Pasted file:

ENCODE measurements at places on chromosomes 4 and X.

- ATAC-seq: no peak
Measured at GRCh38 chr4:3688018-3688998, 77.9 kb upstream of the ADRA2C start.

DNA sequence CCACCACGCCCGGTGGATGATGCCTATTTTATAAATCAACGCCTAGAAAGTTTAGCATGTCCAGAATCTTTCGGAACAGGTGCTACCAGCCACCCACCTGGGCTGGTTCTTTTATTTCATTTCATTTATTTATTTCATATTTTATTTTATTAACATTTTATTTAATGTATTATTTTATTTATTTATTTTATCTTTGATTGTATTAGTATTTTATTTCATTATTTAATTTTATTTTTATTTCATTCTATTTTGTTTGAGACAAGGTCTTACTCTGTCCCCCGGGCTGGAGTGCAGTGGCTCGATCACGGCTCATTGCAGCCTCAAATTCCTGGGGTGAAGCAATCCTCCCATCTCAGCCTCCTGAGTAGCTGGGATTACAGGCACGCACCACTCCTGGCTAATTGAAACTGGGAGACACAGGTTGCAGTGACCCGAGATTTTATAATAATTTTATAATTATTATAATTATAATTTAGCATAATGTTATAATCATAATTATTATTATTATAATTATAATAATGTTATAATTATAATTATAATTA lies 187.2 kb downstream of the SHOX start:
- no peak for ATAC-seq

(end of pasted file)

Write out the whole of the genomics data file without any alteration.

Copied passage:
ENCODE measurements at places on chromosomes 4 and X.

- ATAC-seq: no peak
Measured at GRCh38 chr4:3688018-3688998, 77.9 kb upstream of the ADRA2C start.

DNA sequence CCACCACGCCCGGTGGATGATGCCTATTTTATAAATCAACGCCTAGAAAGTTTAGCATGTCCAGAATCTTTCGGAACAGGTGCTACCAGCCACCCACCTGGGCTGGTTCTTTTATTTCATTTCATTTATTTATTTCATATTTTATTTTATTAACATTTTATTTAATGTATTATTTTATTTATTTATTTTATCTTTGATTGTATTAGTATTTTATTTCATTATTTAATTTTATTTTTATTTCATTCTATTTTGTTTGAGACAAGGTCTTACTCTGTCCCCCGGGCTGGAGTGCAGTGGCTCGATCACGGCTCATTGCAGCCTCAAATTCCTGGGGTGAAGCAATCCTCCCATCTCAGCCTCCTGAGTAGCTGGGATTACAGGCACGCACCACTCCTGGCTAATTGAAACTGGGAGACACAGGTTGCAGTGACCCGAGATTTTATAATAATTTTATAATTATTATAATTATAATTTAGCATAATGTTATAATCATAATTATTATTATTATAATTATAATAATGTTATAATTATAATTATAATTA lies 187.2 kb downstream of the SHOX start:
- no peak for ATAC-seq